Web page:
Consequently, not only were the GNPs mandated by the state of California to have written procedures and protocols, but they themselves recognized the need for concise, clear guidelines for the assessment and management of the sudden onset of acute problems. The flow-chart, algorithm-type format seemed to lend itself to the rapid decision making that the GNPs required. Because of the physical distance between the ANH and the acute hospital, the GNPs knew that initial treatment would fall to them prior to the arrival of the medical residents assigned to the patient.

A literature review revealed that most assessment algorithms were quite long, difficult to read rapidly, and were written by doctors, for doctors.9 Most did not address the types of acute problems that nursing home patients frequently develop. Therefore, the GNPs, along with a panel of medical experts, decided to develop nine protocols that would cover common acute problems seen in a nursing home population. Protocols were developed for the following conditions: fever, seizures, acute dyspnea, chest pain, abdominal pain, gastrointestinal bleeding, loss of consciousness, sudden mental status change, and focal neurological deficits.

FIGURE 2ACADEMIC NURSING HOME GNP PROTOCOLSEIZURES

FIGURE 2

ACADEMIC NURSING HOME GNP PROTOCOL

SEIZURES

Case Studies

The following case examples illustrate how the GNPs assessed and managed three patients with acute conditions in the ANH.

Fever (Figure 1) - MrJ. is a 73-year-old male with a diagnosis of right hemispheric stroke with left hemiparesis and aphasia. He has a gastrostomy tube because of dysphagia, and an indwelling Foley catheter secondary to a neurogenic bladder with urinary retention. On a routine check of vital signs, a staff member reported to the GNP that Mr J. had an elevated temperature of 102.2 rectally. His blood pressure and pulse were within normal limits.

The GNP did a rapid physical exam at the bedside. The patient was lethargic, but had no other mental status changes. His physical exam was significant only for cloudy urine with heavy sediment. His lungs were clear, his gastrostomy stoma was clean and without inflammation, his abdomen was not tender, and he had no skin lesions. The GNP then ordered and drew the stat laboratory work, which included a complete blood count, urinalysis, urine for culture and sensitivity, electrolytes, blood urea nitrogen, creatinine, and two sets of blood cultures.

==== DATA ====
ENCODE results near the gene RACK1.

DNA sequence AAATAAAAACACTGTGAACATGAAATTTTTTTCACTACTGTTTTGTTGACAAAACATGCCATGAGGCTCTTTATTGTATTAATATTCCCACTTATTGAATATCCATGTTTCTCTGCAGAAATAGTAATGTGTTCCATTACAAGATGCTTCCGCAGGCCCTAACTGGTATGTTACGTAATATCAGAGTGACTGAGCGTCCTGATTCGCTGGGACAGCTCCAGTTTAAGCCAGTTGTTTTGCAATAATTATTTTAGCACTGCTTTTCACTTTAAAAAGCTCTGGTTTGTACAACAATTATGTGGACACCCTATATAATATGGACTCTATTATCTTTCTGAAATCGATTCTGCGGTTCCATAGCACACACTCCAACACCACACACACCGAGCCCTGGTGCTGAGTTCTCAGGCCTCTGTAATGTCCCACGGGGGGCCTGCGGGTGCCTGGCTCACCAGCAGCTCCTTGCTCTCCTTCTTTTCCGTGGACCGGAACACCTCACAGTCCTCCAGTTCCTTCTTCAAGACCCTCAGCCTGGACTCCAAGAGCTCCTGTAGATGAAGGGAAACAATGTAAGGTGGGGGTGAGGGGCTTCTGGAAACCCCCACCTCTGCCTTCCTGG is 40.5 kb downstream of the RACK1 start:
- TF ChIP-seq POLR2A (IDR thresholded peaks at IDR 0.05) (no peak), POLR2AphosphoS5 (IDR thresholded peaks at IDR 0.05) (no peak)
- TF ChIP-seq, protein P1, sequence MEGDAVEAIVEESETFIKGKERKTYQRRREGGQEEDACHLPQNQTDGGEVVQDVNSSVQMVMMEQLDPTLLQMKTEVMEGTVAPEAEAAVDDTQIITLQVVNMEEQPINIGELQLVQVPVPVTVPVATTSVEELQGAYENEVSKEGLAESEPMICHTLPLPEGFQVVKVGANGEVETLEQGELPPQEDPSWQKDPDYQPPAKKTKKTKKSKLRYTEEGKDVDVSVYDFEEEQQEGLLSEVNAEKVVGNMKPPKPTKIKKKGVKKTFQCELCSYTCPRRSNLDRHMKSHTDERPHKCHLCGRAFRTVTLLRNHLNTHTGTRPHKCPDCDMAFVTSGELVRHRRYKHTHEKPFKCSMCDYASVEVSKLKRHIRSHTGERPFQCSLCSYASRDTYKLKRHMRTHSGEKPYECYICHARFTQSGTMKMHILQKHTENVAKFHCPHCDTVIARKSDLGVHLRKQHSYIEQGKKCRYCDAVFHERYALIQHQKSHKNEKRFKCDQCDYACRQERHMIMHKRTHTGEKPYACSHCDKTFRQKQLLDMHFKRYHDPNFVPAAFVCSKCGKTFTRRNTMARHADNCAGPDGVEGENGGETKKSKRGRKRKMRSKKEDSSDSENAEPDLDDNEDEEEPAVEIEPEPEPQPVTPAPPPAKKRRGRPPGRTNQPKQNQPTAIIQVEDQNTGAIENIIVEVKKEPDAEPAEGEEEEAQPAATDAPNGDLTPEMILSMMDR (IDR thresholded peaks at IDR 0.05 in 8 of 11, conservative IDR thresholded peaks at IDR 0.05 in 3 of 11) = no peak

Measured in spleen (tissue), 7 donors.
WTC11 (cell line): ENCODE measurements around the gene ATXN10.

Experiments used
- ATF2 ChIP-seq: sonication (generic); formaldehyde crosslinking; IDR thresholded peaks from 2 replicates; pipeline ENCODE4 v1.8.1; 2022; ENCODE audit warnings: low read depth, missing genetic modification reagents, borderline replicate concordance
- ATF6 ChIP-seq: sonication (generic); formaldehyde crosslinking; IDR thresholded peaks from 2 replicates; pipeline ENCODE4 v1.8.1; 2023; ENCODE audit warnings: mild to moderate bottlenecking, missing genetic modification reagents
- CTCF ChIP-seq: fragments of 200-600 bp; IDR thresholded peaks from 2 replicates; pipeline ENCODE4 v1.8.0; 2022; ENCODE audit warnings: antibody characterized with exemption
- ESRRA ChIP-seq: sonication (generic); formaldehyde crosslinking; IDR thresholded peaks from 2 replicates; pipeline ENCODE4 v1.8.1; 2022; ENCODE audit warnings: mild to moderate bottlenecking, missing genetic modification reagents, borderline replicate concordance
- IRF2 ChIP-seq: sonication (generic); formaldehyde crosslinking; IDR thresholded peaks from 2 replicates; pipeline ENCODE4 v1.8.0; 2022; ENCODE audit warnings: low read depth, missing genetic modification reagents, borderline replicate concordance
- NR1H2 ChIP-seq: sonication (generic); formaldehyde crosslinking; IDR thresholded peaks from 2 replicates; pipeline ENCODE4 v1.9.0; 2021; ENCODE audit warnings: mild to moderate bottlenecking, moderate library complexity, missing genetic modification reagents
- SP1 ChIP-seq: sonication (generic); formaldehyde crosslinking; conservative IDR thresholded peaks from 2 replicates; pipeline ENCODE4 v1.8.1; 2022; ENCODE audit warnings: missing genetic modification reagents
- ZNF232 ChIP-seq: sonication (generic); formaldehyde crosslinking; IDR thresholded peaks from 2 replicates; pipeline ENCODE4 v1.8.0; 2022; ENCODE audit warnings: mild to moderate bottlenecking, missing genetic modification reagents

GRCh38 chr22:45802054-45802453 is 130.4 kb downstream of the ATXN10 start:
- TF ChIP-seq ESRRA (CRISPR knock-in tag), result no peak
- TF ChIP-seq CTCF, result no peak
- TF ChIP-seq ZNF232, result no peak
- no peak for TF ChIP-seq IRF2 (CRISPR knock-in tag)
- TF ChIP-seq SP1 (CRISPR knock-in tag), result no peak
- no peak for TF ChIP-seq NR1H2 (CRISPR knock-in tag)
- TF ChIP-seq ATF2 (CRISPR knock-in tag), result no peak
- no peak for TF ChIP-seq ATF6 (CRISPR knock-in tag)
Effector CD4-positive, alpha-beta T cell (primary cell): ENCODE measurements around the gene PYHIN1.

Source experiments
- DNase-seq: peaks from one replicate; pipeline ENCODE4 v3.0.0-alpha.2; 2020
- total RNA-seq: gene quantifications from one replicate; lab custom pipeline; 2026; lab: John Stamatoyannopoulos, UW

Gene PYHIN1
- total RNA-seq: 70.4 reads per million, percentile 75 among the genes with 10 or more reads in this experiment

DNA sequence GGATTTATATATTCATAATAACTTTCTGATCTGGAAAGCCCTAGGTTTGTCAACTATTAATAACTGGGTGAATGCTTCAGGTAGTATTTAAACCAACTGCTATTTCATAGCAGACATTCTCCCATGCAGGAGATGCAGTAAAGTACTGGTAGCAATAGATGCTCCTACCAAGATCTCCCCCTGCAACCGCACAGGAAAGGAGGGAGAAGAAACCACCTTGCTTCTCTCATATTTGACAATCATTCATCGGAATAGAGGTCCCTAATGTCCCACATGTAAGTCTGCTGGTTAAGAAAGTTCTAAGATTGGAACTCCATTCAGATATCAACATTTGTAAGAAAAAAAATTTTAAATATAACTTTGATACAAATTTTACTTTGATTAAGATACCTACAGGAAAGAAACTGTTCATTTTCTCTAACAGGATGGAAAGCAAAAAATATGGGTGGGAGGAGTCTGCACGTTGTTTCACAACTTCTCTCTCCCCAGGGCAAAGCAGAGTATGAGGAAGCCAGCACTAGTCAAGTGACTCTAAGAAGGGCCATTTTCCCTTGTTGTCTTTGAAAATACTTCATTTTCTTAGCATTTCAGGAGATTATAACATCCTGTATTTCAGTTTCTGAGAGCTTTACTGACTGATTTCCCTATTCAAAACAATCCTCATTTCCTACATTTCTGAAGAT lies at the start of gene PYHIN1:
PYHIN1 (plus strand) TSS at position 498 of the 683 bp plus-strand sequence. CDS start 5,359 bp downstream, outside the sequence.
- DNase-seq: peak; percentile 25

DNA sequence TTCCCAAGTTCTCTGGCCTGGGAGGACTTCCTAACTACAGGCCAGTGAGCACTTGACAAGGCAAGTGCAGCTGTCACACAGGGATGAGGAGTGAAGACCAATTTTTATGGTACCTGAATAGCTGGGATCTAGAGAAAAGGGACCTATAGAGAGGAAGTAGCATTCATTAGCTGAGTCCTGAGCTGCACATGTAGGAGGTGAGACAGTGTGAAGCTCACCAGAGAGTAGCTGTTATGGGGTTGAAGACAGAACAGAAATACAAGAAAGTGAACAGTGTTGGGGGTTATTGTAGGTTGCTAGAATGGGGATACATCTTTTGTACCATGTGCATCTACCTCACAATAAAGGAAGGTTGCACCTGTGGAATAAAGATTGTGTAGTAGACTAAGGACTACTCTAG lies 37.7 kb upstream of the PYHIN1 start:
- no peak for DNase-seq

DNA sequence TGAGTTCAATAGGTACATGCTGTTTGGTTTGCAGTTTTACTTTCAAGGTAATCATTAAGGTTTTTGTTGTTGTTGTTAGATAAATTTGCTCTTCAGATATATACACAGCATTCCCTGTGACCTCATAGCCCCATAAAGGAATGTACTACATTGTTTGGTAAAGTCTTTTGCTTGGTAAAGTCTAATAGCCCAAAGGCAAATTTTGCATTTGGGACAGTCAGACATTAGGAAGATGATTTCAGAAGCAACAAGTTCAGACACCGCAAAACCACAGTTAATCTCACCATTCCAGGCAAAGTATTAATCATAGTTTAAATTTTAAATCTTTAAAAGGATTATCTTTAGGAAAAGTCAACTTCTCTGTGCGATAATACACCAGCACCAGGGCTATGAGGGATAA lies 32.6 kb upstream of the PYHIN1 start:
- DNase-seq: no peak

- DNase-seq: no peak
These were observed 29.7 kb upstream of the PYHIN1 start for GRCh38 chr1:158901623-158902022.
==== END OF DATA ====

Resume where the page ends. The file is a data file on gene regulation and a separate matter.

Even though the patient's blood pressure was within his usual normal range, an IV of 5% dextrose in 0.45% normal saline was started in anticipation that intravenous antibiotics would be initiated. At this point, the primary resident (PR) was notified of the patient's condition. The resident responded, saw the patient, and reviewed the laboratory results, which were significant for pyuria, bacteriuria, and indicated a white blood count of 22,000.

Twenty-four hours after the initiation of intravenous antibiotics, the patient was afebrile and feeling much better. His acute condition was managed in the nursing home in familiar surroundings, thus sparing him the emotional and physical trauma of being transferred to the acute hospital.

Seizures (Figure 2) - At 11:40 am, the nursing staff alerted the GNP that a 41year-old male, multiple sclerosis patient with a known seizure disorder, on phenytoin therapy, had begun to seize during routine am care. At the bedside, the GNP assessed the patient's vital signs: BP, 130/108; pulse, 136/ min; and 30/min respirations. The patient was exhibiting generalized tonic-clonic movement of all four extremities with a loss of consciousness.

FIGURE 3ACADEMIC NURSING HOME GNP PROTOCOLACUTE ABDOMINAL PAIN

FIGURE 3

ACADEMIC NURSING HOME GNP PROTOCOL

ACUTE ABDOMINAL PAIN

After establishing that the patient was not in acute cardiopulmonary distress, an oral pharyngeal airway was inserted to facilitate breathing and minimize injury to the tongue. Attempts to establish an IV line were virtually impossible because of the patient's vigorous body movements, and diazepam had to be given by direct intravenous push into a prominent vein in the left antecubital fossa.

The PR was stat-paged because of the difficulties encountered in carrying out the protocol. While awaiting the arrival of the PR, the GNP mobilized a cutdown tray, obtained additional nursing staff, prepared an IV of 0.45% normal saline, and monitored the patient. The patient had seized for a total of 12 minutes, and low-flow nasal O2 and nasotracheal suctioning were initiated.

Once the PR arrived, a left subclavian IV was inserted from which necessary lab studies were drawn, and additional IVs of diazepam and phenytoin were pushed. The patient regained consciousness within minutes. After a neurological exam had been conducted on the unit, the patient was transferred to the medical intensive care unit within 1 ½ hours of the seizure onset.

Abdominal Pain (Figure 3) - A 66year-old white male with right spastic hemiplegia and severe dysarthria secondary to stroke and organic brain syndrome had complained of abdominal pain to the nursing staff for approximately two hours before the GNP 's arrival on the unit. He had no vital sign changes from baseline, and he was afebrile. The nurses denied any signs of fever, chills, vomiting, or change in stool character; and the abdominal, rectal, and genitourinary exams were benign.